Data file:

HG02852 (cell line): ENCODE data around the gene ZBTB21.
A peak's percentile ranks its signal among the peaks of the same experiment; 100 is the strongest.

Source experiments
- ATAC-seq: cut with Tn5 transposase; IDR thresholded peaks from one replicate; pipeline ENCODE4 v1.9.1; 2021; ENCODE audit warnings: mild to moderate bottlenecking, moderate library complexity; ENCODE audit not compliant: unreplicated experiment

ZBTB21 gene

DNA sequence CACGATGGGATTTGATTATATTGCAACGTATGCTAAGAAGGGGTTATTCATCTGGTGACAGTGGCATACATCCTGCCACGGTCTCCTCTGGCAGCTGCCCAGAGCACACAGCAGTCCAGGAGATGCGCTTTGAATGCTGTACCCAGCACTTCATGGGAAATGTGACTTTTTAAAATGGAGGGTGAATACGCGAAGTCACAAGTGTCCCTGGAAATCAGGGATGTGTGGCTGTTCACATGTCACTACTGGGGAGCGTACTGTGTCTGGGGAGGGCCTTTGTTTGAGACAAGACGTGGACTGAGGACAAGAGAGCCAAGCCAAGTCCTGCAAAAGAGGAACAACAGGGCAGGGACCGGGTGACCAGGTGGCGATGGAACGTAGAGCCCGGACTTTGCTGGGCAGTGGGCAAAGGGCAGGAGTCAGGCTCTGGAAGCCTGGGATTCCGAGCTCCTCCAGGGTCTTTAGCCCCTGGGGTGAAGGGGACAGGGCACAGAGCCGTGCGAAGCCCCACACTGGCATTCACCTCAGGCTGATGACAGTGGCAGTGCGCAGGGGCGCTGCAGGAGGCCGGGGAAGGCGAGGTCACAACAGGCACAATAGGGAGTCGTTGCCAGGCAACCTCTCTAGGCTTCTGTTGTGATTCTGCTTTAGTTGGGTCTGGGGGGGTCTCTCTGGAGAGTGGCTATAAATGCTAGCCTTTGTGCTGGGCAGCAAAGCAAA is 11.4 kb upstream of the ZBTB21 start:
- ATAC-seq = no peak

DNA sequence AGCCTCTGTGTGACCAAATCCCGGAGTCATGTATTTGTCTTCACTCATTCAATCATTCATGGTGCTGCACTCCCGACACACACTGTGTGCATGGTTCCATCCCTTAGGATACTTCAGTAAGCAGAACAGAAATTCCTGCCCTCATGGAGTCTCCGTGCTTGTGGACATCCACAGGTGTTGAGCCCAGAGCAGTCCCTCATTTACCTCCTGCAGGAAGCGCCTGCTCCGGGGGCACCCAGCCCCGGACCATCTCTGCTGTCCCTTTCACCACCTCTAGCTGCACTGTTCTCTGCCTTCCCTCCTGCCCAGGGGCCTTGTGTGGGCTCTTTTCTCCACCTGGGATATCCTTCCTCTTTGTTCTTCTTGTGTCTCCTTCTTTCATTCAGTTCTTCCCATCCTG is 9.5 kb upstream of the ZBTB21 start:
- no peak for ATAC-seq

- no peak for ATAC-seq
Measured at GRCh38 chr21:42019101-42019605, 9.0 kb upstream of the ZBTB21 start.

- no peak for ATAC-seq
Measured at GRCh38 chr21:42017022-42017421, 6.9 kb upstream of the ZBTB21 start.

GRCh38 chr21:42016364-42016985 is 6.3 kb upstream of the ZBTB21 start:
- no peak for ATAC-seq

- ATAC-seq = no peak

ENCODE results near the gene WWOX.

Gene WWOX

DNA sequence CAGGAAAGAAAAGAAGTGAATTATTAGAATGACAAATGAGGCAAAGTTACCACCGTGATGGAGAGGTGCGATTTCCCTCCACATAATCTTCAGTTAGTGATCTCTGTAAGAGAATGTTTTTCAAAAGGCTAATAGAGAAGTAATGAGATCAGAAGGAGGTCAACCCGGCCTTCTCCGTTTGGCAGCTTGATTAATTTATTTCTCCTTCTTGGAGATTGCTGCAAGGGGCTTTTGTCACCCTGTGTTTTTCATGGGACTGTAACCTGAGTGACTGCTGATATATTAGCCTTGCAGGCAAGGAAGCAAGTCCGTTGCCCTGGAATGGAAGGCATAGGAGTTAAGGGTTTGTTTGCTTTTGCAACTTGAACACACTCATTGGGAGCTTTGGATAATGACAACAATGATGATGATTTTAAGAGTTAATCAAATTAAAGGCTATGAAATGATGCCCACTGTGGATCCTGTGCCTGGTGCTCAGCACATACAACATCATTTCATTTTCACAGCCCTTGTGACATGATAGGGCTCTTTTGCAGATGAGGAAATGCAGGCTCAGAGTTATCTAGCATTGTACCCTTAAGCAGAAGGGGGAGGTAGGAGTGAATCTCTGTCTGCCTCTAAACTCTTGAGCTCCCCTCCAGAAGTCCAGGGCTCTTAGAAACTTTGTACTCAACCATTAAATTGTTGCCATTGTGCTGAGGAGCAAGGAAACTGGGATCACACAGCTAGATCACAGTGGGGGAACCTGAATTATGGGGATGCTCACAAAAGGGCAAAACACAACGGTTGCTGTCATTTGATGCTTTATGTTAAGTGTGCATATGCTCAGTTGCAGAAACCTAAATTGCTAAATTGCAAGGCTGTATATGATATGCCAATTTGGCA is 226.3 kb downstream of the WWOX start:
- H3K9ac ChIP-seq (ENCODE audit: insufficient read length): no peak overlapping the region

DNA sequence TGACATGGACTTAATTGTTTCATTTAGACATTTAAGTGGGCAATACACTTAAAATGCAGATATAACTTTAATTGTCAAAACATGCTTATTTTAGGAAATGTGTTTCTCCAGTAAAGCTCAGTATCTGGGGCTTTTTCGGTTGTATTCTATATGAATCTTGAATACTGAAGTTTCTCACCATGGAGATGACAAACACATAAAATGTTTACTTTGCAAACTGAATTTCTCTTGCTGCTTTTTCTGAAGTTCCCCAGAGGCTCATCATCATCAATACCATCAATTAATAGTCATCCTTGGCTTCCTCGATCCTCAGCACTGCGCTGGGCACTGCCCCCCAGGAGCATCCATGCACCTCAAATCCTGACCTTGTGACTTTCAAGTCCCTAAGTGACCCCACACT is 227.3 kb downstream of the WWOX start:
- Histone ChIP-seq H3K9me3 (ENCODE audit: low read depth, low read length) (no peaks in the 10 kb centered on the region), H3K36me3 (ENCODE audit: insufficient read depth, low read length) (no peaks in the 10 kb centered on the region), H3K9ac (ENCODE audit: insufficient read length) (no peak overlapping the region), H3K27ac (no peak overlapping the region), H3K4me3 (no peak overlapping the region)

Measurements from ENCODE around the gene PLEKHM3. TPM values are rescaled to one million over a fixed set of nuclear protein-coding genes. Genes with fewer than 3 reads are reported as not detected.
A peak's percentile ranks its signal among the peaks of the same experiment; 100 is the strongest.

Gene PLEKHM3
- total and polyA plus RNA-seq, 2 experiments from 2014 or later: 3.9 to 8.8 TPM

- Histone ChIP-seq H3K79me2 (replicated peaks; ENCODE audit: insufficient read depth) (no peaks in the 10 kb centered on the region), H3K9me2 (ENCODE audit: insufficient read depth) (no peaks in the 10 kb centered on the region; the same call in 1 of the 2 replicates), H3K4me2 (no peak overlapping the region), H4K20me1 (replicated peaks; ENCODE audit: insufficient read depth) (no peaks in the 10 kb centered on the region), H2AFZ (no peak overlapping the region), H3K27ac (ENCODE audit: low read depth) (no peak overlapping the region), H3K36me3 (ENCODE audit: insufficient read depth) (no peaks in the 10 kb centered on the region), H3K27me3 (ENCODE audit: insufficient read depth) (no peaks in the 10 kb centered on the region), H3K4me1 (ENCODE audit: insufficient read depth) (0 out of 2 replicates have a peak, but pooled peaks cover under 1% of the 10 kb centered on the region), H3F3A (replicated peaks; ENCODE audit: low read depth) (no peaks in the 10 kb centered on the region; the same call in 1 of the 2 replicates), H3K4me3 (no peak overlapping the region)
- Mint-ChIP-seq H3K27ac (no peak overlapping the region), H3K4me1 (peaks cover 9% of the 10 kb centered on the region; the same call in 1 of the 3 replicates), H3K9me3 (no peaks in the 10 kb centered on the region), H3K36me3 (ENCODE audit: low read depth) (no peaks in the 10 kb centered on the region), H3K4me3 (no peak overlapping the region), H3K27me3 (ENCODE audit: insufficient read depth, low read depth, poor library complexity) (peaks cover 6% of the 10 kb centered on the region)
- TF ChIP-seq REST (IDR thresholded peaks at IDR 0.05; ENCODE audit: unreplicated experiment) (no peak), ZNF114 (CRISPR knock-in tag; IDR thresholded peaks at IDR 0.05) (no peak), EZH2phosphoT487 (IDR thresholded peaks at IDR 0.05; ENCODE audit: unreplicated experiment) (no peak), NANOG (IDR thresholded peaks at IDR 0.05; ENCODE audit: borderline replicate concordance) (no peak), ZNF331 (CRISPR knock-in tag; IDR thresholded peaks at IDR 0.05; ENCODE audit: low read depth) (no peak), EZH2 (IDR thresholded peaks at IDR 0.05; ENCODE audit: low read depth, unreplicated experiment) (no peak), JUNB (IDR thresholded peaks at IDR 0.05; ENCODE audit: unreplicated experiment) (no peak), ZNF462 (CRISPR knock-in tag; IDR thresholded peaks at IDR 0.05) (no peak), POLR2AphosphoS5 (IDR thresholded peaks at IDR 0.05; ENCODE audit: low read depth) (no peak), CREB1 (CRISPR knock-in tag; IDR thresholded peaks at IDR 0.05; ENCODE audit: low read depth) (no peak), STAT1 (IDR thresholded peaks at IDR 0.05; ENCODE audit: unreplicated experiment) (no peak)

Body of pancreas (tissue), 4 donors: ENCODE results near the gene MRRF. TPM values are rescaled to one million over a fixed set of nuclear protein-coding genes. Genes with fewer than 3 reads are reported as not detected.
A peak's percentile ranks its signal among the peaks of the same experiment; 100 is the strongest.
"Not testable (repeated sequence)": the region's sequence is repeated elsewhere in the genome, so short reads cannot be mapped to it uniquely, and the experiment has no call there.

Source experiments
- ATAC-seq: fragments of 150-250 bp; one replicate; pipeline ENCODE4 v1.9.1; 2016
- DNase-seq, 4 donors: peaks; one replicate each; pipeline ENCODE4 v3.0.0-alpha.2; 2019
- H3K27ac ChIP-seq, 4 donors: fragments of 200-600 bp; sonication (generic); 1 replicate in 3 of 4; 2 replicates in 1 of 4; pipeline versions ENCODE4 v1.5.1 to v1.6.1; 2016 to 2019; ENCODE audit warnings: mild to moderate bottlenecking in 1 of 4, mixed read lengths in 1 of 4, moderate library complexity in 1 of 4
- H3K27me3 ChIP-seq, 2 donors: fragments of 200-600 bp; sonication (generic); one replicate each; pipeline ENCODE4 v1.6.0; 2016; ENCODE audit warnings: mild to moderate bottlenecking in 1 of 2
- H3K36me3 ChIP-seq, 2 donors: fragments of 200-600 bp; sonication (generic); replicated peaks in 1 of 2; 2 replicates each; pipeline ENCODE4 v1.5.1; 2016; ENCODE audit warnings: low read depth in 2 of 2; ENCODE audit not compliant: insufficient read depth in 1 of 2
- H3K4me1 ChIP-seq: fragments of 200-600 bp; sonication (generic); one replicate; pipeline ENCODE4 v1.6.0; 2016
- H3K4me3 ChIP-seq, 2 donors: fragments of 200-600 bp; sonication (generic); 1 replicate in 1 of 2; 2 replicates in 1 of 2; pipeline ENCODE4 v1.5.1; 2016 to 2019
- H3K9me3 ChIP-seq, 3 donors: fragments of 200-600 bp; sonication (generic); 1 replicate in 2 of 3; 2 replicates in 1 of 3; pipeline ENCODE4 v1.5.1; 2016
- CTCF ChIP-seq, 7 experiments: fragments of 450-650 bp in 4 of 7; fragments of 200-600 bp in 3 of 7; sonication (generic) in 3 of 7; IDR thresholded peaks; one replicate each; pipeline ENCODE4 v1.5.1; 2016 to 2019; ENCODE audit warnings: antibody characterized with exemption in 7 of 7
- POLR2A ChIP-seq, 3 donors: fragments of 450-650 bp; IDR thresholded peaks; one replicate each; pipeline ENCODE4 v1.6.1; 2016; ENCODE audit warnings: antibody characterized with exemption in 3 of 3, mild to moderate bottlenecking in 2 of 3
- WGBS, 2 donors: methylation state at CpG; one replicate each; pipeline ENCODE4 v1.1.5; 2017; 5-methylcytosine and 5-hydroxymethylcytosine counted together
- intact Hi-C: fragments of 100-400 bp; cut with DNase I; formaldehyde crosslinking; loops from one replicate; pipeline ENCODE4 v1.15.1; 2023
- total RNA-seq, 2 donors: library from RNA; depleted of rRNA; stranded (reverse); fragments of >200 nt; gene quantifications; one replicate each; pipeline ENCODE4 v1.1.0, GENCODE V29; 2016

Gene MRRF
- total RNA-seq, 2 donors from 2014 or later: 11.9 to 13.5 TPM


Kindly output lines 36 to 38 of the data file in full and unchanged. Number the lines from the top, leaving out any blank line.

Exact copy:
- H3K27ac ChIP-seq, 4 donors: fragments of 200-600 bp; sonication (generic); 1 replicate in 3 of 4; 2 replicates in 1 of 4; pipeline versions ENCODE4 v1.5.1 to v1.6.1; 2016 to 2019; ENCODE audit warnings: mild to moderate bottlenecking in 1 of 4, mixed read lengths in 1 of 4, moderate library complexity in 1 of 4
- H3K27me3 ChIP-seq, 2 donors: fragments of 200-600 bp; sonication (generic); one replicate each; pipeline ENCODE4 v1.6.0; 2016; ENCODE audit warnings: mild to moderate bottlenecking in 1 of 2
- H3K36me3 ChIP-seq, 2 donors: fragments of 200-600 bp; sonication (generic); replicated peaks in 1 of 2; 2 replicates each; pipeline ENCODE4 v1.5.1; 2016; ENCODE audit warnings: low read depth in 2 of 2; ENCODE audit not compliant: insufficient read depth in 1 of 2